Today we were leaving Death Valley, heading to an overnight stop at Bakersfield. We drove from near sea level up to 5000 feet, back down then back up again. Warning signs on the roadside told us to turn the aircon off – fortunately it wasn’t too hot yet. We stopped at Father Crowley Viewpoint, where the lava flows changed to rainbow coloured rock. It is an area used by U.S. jets for low level flying training and we witnessed two jets fly low and fast down the narrow canyon beneath us. Sadly we didn’t have the camera ready.
We then approached Owens Lake, with snow capped mountains beyond. It’s strange to think that our accommodation in Sequoia is just over that mountain range, about 30 miles away, but we would be driving nearly 200 miles. America’s highest point is in that range, just 80 miles from it’s lowest point at Badwater Basin.
Found a lovely rustic western cafe for a much needed cuppa, apple pie and lemon meringue pie!
Back on the road again to Bakersfield. We decided to take the scenic route through Sequoia Forest Park, and it was worth it. The desert scenery changed to rocky mountainous views, with a lengthy, slightly hairy, twisting descent. Lovely views of a lake enroute, and an ice cream stop at the quaintest shop you’ve ever seen, a sign saying no photos was the warning! It was like stepping back in time.
Now we are at an Airbnb in Bakersfield. Lovely place, everything we could ask for, including wifi! Time to find some food!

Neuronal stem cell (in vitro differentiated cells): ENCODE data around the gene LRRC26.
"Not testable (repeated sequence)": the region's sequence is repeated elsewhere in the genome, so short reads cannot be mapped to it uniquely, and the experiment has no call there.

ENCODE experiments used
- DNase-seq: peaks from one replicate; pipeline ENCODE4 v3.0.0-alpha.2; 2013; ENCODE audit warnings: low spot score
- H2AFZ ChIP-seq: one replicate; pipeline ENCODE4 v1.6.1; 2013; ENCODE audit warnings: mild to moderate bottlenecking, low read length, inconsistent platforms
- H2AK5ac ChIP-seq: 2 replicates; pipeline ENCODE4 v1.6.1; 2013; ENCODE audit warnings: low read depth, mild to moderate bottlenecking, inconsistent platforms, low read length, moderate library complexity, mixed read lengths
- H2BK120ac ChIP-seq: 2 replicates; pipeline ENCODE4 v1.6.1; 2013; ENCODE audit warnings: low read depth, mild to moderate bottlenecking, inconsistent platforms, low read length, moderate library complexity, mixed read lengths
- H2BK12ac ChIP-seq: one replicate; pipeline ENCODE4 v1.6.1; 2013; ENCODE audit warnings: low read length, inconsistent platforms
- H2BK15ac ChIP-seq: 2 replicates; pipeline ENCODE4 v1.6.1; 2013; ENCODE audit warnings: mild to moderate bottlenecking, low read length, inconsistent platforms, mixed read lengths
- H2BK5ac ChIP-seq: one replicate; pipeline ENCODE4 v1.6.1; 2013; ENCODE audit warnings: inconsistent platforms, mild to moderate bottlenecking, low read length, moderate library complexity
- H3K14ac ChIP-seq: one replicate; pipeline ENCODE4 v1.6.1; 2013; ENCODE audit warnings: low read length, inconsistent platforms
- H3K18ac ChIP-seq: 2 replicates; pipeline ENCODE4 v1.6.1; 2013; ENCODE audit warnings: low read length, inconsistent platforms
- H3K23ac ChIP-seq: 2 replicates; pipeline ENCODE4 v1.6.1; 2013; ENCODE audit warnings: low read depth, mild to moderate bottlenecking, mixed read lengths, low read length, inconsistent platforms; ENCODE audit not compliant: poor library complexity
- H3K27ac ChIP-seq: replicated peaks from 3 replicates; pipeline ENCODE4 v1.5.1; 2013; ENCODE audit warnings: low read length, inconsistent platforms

Interesting start to the day. Up early, as is becoming the norm. Packed and spruced up The Beast, then set off in Las Vegas rush hour traffic to collect the hire car, before dropping off the RV. Oops, Hertz have moved! Fortunately just a few miles away. Found the place, but they hadn’t got the car we booked, claimed they had no big cars and offered us a small car. No way would our cases fit in that. We were politely assertive, and got a free upgrade to what she called a mini van – we called it a people carrier. I set off on my own to drive to the RV depot with Pete following behind in the Beast. I had tried to memorise the route, but missed the turning! I saw the RV in my mirror, happily heading back to the depot, while I was driving satnav-less into the depths of Las Vegas! All on my own! Help! Fortunately I found a spot to turn round and was soon back on the right road.
Eventually we were on our way, relieved to leave Las Vegas behind, heading into the unknown that is Death Valley. Names like Funeral Mountain and Devil’s Garden did nothing to encourage us. The temperature climbed, over 90 degs. We detoured to Dante View. A long climb up a narrow road, but WOW! We were rewarded by fantastic views of the Badwater Basin – massive salt flats, 80m below sea level.
Next stop was Zabrinski. Amazing coloured rocks. We were just in awe, never seen anything like it.
The temperature was climbing and peaked at 106 F! We descended to 78 m below sea level.
A quick stop at Furnace Creek resort, a much needed cold drink and ice cream before the last 30 miles to our hotel – Stovepipe Wells. We had a lovely dip in the pool, which surprisingly is heated.
Today has been amazing. The desert is beautiful beyond words. Hot, windy, but what an experience.